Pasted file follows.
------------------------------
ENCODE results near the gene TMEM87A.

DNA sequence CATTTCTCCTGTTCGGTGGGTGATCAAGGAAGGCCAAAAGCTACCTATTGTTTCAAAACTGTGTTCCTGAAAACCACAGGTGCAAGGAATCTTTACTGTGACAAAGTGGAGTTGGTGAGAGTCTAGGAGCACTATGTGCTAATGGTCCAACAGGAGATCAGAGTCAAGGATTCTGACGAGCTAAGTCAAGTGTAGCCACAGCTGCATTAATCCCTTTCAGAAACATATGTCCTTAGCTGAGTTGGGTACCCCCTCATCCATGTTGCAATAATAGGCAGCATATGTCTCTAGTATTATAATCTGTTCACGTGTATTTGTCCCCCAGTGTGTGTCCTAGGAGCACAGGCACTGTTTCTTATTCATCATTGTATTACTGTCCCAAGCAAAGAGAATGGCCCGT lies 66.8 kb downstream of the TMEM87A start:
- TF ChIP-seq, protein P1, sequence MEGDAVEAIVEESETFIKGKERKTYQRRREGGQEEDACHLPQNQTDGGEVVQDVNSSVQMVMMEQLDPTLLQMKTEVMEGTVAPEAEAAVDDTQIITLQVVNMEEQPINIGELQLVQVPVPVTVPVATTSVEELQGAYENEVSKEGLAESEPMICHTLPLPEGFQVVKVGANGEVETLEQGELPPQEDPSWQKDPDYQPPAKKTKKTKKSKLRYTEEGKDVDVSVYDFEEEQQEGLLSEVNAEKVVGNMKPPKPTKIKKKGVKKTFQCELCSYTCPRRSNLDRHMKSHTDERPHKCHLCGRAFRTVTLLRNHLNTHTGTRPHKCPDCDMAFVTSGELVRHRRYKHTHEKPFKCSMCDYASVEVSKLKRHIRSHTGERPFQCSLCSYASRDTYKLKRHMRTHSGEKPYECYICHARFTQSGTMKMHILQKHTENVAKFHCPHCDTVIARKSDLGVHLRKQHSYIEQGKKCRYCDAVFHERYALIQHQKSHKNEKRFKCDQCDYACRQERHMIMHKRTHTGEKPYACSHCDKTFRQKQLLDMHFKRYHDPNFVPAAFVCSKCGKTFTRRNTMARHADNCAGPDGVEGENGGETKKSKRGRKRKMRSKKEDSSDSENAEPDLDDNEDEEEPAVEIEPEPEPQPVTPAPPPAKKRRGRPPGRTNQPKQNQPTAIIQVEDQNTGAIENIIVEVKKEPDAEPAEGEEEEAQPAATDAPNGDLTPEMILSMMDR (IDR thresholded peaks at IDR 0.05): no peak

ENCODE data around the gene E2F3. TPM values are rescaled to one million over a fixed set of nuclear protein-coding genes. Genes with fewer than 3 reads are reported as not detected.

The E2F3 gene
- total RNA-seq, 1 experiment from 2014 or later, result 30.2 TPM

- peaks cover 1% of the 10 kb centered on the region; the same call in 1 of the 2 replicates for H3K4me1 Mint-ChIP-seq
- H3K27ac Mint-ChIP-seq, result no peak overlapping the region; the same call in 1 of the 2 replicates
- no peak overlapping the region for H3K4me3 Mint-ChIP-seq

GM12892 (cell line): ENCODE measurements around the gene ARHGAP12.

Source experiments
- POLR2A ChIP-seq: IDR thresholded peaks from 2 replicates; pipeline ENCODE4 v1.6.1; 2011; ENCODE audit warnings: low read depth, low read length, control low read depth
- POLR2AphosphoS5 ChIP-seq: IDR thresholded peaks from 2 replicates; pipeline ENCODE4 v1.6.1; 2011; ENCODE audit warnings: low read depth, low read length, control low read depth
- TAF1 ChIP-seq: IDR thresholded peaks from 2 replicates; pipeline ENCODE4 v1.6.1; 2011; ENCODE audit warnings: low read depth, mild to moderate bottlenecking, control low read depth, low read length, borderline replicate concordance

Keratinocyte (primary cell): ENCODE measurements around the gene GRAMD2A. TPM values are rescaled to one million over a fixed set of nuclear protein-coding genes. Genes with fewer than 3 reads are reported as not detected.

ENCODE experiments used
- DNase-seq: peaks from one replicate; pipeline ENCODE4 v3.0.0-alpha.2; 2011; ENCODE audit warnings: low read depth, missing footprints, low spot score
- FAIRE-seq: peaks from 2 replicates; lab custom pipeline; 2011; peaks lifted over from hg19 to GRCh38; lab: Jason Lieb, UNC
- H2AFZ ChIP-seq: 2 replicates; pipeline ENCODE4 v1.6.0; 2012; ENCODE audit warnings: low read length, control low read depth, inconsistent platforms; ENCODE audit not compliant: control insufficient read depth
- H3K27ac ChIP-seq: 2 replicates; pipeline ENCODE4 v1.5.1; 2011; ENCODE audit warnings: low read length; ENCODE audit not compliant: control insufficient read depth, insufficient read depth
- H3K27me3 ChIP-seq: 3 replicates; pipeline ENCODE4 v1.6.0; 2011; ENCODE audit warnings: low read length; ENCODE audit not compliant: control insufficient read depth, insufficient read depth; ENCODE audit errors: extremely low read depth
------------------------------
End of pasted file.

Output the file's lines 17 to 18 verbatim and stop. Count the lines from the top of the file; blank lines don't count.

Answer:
- DNase-seq: peaks from one replicate; pipeline ENCODE4 v3.0.0-alpha.2; 2011; ENCODE audit warnings: low read depth, missing footprints, low spot score
- FAIRE-seq: peaks from 2 replicates; lab custom pipeline; 2011; peaks lifted over from hg19 to GRCh38; lab: Jason Lieb, UNC